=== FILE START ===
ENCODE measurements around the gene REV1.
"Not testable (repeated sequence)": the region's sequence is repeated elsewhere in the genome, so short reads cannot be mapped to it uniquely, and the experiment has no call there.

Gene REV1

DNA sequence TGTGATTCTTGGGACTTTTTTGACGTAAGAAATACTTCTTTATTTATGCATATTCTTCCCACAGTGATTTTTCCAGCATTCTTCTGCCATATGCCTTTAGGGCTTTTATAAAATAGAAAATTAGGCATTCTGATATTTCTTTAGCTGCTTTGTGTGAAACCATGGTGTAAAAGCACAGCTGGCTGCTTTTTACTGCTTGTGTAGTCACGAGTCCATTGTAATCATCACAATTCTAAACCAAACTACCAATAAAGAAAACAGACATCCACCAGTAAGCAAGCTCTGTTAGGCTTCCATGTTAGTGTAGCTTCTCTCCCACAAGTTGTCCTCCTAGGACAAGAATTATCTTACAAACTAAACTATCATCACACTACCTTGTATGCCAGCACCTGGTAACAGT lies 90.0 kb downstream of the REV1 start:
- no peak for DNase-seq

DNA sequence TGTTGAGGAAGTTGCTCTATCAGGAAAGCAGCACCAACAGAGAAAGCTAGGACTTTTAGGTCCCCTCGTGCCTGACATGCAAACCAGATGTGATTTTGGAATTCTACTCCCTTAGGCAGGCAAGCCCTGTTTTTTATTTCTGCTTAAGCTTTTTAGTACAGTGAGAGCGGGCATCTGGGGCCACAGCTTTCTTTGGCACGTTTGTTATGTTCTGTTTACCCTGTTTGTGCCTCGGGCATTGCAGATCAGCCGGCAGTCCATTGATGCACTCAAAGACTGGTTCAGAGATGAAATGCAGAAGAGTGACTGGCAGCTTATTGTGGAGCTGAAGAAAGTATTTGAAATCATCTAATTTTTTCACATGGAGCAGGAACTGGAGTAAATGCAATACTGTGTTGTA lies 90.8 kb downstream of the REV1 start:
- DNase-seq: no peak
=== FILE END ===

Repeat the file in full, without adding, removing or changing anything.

ENCODE measurements around the gene REV1.
"Not testable (repeated sequence)": the region's sequence is repeated elsewhere in the genome, so short reads cannot be mapped to it uniquely, and the experiment has no call there.

Gene REV1

DNA sequence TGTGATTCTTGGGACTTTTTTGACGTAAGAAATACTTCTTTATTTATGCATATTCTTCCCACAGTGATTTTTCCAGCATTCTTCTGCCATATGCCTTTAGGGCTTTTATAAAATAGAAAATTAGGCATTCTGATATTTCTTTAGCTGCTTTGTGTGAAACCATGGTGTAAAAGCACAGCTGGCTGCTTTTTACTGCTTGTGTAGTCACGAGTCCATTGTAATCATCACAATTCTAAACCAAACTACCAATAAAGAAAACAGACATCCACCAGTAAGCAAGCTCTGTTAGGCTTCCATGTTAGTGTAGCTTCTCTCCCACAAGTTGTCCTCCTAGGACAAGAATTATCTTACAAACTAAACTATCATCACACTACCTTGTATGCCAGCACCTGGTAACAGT lies 90.0 kb downstream of the REV1 start:
- no peak for DNase-seq

DNA sequence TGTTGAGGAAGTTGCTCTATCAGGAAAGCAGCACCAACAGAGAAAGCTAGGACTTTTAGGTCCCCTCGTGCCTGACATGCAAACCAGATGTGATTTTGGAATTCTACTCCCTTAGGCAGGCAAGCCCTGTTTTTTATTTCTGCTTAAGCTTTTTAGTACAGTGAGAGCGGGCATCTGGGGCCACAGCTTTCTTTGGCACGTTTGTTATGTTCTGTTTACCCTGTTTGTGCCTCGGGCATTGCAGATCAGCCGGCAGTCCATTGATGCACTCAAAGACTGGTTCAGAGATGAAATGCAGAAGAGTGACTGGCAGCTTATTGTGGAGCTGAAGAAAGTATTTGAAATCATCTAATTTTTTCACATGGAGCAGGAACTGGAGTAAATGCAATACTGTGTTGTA lies 90.8 kb downstream of the REV1 start:
- DNase-seq: no peak